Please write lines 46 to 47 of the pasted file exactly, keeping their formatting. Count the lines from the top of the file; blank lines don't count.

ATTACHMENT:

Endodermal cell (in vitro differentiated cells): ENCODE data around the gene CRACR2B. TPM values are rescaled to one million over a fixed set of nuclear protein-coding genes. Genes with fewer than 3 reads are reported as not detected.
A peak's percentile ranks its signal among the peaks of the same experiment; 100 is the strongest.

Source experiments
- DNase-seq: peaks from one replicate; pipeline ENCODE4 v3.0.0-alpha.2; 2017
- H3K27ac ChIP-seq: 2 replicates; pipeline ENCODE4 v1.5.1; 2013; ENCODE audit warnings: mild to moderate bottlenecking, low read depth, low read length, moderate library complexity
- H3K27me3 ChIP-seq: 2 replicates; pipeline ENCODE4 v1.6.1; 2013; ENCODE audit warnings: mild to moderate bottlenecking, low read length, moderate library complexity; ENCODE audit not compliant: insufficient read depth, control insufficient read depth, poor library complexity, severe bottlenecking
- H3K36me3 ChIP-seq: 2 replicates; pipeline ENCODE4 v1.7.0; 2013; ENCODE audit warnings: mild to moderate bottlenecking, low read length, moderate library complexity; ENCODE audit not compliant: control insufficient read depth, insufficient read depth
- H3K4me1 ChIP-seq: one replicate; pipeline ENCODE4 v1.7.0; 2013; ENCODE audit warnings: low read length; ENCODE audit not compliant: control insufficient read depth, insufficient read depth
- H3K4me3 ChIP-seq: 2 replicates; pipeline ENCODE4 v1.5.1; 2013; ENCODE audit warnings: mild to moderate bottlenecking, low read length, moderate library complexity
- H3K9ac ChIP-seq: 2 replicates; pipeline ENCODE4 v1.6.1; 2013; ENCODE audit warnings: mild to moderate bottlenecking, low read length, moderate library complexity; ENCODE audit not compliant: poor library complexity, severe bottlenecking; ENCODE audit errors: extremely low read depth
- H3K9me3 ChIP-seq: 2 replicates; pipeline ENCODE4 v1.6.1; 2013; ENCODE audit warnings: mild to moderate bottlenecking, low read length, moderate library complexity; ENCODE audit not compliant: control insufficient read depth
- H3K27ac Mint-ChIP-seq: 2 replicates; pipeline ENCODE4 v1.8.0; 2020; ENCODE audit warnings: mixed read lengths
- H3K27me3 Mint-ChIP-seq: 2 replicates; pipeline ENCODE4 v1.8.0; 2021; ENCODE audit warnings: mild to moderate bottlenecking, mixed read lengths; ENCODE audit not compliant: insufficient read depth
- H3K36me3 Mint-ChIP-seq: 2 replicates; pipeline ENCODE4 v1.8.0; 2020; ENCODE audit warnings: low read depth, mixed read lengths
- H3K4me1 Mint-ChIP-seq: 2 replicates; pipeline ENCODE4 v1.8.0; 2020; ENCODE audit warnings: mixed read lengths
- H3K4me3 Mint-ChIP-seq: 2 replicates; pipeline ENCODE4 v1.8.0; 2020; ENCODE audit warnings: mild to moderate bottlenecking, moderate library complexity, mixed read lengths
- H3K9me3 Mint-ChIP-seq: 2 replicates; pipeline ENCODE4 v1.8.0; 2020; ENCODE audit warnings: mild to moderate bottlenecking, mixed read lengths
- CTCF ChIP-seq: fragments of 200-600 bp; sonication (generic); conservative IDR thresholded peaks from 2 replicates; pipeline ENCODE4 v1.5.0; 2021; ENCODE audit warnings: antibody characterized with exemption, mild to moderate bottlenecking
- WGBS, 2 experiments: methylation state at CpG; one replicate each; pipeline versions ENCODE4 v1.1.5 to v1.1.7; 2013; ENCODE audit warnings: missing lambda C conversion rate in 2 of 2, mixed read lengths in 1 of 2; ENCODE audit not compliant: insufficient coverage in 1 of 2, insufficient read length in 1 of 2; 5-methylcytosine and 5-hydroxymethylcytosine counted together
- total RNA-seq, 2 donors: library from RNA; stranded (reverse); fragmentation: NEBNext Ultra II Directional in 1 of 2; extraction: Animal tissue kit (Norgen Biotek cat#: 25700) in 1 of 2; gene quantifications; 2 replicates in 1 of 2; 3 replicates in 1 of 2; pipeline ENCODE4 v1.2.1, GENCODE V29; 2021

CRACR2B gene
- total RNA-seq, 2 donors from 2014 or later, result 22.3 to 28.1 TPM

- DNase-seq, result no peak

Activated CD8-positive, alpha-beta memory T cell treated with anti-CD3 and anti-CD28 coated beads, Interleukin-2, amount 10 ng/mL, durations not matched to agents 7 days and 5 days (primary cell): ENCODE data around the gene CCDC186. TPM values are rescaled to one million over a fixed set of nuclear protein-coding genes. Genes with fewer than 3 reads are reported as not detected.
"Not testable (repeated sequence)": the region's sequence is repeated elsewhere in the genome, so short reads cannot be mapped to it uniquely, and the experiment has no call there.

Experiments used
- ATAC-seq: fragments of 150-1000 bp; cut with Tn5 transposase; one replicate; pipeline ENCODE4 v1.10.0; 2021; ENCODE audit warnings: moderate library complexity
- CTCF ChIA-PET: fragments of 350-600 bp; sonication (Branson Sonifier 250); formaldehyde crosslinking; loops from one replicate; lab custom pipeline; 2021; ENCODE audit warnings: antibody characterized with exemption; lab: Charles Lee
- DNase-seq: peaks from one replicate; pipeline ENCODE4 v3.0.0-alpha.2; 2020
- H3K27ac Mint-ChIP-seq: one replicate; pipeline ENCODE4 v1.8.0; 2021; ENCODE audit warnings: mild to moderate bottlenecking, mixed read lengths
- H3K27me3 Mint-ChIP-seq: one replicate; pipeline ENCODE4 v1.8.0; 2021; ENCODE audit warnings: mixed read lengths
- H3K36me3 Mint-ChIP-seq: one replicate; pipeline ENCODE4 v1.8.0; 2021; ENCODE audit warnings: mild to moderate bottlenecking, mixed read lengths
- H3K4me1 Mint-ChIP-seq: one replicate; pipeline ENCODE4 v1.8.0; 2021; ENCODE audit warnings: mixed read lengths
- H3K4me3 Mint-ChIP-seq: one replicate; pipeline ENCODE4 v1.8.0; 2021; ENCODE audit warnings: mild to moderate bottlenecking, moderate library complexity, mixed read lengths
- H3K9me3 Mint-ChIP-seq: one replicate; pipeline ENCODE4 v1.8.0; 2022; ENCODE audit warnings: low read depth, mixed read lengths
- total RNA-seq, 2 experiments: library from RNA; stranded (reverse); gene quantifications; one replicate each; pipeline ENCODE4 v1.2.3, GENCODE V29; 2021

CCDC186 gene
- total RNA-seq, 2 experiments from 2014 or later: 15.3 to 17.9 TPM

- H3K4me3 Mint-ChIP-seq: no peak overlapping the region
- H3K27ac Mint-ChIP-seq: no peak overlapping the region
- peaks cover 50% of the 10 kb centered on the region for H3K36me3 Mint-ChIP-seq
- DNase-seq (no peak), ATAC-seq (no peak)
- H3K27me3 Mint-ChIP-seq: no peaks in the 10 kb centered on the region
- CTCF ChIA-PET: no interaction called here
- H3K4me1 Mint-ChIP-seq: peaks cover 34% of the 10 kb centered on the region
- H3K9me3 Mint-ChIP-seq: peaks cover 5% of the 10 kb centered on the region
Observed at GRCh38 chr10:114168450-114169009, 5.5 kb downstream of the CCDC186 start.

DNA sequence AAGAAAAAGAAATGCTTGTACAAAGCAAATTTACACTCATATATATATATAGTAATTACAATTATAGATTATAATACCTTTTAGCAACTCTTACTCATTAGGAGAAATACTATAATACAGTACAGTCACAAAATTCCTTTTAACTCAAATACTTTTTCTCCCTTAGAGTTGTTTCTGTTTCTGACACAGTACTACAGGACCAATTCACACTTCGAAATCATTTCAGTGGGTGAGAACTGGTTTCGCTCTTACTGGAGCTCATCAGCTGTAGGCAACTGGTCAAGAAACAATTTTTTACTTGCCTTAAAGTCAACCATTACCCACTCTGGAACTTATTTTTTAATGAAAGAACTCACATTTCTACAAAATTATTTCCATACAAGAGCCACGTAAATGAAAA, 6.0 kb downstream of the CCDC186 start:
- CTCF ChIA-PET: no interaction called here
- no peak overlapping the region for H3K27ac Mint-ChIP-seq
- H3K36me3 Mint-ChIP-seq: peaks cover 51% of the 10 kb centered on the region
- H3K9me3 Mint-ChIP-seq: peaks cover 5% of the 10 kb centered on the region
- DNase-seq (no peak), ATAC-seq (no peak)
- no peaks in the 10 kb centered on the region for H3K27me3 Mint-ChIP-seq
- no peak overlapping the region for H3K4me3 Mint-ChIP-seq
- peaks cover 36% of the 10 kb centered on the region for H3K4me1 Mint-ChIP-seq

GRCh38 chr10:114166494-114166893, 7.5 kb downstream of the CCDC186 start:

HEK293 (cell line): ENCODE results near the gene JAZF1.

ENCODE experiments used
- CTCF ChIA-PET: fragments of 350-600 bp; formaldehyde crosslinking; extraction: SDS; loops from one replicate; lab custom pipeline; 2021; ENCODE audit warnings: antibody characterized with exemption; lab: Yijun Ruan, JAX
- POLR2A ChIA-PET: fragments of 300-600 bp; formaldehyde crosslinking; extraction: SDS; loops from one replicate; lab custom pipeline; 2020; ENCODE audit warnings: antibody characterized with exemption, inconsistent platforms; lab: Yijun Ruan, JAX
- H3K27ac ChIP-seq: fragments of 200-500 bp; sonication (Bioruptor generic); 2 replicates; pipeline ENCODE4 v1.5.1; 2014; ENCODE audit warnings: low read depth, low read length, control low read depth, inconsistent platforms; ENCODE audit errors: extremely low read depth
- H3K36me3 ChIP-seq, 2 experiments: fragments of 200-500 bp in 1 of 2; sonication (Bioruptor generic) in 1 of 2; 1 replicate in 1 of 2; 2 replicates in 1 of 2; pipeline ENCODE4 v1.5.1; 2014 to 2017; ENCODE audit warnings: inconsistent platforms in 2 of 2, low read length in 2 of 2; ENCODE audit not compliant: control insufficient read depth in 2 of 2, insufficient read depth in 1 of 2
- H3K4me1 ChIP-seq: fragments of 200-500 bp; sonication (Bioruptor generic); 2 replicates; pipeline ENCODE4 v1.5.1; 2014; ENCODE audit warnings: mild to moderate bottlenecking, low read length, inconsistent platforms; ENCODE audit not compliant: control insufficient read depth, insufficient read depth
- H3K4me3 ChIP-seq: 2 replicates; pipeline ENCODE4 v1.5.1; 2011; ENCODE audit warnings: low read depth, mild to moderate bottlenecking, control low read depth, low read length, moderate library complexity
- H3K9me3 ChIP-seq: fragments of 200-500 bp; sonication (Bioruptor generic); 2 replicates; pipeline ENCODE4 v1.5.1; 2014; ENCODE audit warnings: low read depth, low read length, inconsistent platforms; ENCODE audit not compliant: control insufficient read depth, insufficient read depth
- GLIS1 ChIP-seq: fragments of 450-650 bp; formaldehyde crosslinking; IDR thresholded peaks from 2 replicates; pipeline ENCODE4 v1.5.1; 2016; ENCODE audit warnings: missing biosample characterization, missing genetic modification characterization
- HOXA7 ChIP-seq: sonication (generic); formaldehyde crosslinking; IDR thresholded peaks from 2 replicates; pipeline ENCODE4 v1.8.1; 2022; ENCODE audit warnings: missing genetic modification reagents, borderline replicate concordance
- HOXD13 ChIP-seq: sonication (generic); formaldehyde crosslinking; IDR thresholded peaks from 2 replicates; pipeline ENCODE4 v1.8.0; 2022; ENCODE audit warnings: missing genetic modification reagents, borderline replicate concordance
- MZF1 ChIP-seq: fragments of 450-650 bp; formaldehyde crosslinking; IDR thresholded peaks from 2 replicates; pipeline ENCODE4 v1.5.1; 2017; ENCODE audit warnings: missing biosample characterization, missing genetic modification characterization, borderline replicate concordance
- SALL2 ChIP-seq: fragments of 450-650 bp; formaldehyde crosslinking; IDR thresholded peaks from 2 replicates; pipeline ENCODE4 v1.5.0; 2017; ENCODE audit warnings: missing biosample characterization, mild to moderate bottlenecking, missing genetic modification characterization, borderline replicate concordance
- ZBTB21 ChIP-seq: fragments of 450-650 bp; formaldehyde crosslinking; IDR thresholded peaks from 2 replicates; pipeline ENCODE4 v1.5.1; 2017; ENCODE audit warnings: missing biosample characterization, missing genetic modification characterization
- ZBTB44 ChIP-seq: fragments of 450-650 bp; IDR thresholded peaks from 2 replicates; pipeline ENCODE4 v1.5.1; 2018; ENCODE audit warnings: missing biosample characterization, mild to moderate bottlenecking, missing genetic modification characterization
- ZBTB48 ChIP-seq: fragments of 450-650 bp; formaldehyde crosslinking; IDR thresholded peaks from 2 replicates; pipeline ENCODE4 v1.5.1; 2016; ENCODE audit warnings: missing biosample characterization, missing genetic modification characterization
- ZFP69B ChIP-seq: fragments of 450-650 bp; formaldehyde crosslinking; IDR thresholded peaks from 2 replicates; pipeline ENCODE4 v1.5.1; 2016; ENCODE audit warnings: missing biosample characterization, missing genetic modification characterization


- H3K9me3 Mint-ChIP-seq: peaks cover 5% of the 10 kb centered on the region
Observed at GRCh38 chr10:114168450-114169009, 5.5 kb downstream of the CCDC186 start.